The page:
A Supremely Bad Idea: Three Mad Birders and Their Quest to See It All by Luke Dempsey. First published 2008. As reviewed and pictured: softcover, 264 pages.
I’ve been blogging about my birding “adventures” for a few years now. I started this blog way back in late 2005, but it wasn’t until almost three years later that my posts started really reflecting my own experiences and not just interesting bird-related tidbits I was picking up here and there in the news. Even though I have been birding for at least five years (longer than that, really, but it was within this time frame that i became aware of the birding culture and started to embrace it), I still consider myself a beginner, and happy to be so. I’m not really willing or able (at this point, anyway) to put in the amount of time needed to really be a skilled birder, and I’m okay with that. I still consult my field guide out in the field, I enjoy birding with others, and I am not ashamed to ask for help or guidance from more experienced birders. I’ve also still got a lot of easy gaping holes in my lifelist that can easily be filled but I’m content to let those ticks come as they may.
Fumbling through the hobby as I am makes for a few interesting blog posts, I hope, and I’m sure a lot of tedious ones, especially to anyone more experienced than I. I’m blogging to share my experiences with the greater world, obviously, but also with my future self. Blogs are great snapshots of a place and time.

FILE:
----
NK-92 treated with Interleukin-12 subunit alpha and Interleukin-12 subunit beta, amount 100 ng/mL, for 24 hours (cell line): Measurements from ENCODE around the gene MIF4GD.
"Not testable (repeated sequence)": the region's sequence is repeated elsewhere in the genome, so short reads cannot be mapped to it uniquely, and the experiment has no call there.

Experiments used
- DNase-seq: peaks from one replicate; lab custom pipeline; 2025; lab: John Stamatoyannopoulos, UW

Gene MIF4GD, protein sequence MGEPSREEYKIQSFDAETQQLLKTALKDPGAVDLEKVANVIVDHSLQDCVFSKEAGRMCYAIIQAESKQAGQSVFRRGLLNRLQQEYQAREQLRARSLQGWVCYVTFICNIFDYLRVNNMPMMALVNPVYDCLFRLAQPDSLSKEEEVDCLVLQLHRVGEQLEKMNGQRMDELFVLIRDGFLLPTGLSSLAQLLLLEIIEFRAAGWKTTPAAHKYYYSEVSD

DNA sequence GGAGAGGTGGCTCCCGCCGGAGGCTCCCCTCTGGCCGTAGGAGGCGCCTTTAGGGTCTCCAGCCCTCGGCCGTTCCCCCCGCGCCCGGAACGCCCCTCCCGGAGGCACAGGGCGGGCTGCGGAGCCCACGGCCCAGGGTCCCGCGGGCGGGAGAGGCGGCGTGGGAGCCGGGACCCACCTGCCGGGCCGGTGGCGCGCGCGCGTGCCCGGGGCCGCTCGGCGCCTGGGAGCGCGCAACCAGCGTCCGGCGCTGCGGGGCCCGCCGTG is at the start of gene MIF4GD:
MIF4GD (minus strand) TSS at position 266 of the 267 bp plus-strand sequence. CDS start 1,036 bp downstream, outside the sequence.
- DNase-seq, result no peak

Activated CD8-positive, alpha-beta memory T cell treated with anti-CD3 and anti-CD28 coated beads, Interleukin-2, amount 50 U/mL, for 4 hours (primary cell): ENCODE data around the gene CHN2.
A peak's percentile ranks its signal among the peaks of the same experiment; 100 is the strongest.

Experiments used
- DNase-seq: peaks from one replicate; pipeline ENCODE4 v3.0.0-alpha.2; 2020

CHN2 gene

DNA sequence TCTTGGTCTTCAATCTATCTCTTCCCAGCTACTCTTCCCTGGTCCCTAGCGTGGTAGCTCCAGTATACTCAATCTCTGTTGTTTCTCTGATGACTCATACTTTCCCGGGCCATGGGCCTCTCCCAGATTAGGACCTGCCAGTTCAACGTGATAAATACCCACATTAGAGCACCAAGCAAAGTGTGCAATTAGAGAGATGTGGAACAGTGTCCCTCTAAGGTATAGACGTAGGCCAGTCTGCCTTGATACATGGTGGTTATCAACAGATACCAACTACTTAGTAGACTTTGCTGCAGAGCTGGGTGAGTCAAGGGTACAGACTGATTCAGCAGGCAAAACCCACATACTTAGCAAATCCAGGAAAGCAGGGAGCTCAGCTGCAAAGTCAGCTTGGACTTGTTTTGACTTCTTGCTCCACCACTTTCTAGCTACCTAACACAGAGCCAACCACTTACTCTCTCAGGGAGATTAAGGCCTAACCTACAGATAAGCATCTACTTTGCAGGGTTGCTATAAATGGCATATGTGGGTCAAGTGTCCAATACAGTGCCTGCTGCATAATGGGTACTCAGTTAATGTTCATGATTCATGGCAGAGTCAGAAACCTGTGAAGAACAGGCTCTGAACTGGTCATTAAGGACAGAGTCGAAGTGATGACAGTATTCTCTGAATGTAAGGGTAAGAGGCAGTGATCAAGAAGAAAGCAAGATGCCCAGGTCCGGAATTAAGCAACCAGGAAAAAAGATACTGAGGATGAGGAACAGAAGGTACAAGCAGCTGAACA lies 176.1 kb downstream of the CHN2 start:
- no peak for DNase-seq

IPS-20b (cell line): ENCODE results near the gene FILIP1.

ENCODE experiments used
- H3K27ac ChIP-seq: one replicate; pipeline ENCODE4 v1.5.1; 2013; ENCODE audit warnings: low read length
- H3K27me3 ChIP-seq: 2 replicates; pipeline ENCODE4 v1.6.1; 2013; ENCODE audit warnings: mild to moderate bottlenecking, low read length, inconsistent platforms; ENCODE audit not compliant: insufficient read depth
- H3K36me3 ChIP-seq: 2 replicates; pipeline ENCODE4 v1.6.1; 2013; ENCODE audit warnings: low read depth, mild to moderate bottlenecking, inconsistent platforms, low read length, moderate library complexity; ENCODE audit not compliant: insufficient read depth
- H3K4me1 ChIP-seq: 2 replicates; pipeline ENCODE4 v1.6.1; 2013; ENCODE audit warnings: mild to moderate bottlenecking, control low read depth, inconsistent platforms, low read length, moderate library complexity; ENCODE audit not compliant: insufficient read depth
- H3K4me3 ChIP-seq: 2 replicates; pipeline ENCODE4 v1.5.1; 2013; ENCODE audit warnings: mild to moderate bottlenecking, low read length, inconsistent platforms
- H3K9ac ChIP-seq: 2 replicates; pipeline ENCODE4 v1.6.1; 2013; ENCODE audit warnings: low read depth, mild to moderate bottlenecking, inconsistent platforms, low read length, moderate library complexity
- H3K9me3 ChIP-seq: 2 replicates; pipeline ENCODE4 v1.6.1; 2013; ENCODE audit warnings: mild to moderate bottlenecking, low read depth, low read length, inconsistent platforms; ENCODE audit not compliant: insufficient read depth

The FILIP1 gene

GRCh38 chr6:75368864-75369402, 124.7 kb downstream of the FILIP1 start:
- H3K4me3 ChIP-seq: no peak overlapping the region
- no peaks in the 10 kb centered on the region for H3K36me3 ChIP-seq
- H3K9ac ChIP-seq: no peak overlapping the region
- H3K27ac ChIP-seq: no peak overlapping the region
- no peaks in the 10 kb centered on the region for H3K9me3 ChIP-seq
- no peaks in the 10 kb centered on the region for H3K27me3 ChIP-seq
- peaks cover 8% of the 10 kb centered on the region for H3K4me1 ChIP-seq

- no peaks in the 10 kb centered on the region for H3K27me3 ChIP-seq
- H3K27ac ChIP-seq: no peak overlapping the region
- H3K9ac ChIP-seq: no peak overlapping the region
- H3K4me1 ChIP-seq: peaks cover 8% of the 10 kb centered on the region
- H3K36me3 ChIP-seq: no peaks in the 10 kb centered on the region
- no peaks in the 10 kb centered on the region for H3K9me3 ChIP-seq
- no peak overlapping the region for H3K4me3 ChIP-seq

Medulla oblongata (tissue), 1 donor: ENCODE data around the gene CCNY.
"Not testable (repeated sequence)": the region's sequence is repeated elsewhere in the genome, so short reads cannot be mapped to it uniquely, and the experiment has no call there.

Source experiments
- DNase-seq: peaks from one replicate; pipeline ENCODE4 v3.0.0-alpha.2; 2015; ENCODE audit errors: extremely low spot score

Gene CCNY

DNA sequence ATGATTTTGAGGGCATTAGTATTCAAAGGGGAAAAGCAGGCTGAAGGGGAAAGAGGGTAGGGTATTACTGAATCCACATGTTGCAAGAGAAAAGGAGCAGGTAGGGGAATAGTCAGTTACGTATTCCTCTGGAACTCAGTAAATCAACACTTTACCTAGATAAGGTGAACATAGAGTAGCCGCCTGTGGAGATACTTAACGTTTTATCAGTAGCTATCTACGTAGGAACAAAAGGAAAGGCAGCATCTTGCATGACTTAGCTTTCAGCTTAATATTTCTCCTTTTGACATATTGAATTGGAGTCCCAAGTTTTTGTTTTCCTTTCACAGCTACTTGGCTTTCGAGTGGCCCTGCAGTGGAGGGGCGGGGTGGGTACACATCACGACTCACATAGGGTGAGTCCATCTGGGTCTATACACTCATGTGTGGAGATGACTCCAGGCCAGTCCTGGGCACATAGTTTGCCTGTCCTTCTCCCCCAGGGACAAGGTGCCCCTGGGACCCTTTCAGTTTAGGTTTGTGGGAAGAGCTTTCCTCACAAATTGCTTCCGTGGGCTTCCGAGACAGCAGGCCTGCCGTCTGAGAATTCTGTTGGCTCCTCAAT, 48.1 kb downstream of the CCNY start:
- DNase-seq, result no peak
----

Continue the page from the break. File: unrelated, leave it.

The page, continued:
This sort of enjoyable fumbling is where author Luke Dempsey seems to be in his birding career. Not that there’s anything wrong with that, obviously. But to me A Supremely Bad Idea reads like the misadventures of a mediocre birder, and the material varies wildly from somewhat compelling to rather uneventful. With an ambitious subtitle, Three Mad Birders and Their Quest to See it All, I was expecting a big-year-style adventure. Instead, the book’s chapters, which covers Dempsey’s birding trips outside of his home base in New York to various birding hotspots in the United States, are virtually stand-alone travelogues. Dempsey often travels with an eccentric birding couple, whose antics are sometimes good for a laugh and sometimes annoying as hell to the author, and this reader, too. All of these tales would have made interesting blog fodder, but they fall flat as a birding book.
Dempsey’s writing is easy to follow, and he tells his story with humor and wit, but the material itself just wasn’t all that compelling to me. If he writes another birding book, I wouldn’t necessarily dismiss it. I just better be about something. Meanwhile, I give A Supremely Bad Idea 2.5 Goldfinches out of 5.